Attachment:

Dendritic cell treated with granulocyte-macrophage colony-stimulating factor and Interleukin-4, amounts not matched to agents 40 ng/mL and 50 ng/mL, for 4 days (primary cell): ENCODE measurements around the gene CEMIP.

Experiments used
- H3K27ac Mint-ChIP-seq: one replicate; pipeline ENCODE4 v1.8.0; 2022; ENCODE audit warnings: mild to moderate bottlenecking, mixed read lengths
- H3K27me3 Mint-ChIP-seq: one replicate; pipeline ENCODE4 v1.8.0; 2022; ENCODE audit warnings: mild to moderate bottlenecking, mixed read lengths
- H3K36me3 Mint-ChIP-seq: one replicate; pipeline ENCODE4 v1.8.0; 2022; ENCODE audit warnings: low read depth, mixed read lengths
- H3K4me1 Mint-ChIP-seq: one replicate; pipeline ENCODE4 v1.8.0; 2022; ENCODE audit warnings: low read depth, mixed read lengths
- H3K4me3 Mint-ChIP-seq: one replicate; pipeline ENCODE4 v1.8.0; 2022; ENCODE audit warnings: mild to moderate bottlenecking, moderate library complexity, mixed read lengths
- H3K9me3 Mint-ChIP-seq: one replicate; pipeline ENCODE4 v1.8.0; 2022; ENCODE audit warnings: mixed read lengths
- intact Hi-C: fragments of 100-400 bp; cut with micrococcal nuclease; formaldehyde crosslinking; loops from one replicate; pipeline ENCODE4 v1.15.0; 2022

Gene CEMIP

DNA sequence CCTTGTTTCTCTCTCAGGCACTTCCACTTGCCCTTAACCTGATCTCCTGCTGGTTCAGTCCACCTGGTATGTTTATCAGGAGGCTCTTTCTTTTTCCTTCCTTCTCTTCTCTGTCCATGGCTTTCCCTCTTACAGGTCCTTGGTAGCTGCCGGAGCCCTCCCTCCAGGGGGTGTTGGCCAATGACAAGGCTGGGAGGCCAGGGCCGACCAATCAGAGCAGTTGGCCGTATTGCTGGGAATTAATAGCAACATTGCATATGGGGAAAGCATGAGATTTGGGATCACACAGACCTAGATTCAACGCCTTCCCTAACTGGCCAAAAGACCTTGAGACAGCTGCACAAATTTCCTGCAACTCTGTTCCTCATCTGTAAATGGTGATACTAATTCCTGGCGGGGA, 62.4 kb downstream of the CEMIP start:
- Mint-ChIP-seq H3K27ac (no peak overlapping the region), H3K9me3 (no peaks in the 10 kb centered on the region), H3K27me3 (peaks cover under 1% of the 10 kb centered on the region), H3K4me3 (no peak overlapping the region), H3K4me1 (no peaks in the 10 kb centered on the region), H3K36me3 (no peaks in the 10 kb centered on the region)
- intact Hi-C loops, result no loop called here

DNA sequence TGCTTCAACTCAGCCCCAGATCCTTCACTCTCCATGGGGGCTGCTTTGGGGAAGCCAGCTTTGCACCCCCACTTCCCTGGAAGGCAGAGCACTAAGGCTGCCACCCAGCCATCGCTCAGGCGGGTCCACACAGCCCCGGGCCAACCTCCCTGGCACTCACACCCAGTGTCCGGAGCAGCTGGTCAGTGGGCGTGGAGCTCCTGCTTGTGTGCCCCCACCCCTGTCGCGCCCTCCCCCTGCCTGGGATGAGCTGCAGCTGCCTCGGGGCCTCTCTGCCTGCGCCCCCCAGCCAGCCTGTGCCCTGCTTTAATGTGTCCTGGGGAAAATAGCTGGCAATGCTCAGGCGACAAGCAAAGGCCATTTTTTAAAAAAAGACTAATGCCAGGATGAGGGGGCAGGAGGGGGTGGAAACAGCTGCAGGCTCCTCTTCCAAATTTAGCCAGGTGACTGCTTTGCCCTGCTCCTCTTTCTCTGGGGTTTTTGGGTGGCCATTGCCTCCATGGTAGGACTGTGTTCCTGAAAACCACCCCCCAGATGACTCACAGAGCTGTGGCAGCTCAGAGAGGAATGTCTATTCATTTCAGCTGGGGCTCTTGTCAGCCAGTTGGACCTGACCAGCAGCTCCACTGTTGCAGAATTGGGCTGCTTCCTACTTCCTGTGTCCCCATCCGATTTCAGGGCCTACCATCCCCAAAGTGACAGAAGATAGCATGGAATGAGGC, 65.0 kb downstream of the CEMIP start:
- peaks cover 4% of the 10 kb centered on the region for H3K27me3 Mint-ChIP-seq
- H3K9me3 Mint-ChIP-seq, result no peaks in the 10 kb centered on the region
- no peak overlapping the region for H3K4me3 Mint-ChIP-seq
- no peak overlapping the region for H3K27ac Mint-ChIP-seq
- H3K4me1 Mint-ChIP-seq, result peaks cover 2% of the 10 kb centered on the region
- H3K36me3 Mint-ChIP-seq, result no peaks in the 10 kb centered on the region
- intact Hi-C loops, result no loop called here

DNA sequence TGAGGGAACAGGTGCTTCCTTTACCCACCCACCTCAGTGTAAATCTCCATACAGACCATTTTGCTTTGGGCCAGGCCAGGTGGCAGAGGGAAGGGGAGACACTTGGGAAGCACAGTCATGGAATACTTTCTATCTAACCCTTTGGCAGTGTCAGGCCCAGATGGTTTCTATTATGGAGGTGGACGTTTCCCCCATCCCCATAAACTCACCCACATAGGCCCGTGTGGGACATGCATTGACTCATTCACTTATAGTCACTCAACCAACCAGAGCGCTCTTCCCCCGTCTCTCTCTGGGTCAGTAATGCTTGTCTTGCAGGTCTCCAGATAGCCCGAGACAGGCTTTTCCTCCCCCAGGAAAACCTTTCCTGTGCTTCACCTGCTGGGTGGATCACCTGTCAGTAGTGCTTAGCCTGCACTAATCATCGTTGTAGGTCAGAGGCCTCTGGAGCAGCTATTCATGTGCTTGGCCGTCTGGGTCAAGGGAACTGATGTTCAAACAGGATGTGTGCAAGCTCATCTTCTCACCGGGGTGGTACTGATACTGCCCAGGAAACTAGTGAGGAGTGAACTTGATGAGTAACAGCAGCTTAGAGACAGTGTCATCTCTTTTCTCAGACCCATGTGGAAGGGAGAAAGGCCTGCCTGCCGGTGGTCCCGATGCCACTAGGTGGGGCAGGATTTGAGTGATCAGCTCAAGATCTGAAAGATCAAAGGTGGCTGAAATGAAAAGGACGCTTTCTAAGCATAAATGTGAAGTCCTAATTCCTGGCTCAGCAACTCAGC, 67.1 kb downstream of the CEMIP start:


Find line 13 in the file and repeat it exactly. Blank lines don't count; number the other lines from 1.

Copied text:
- intact Hi-C loops, result no loop called here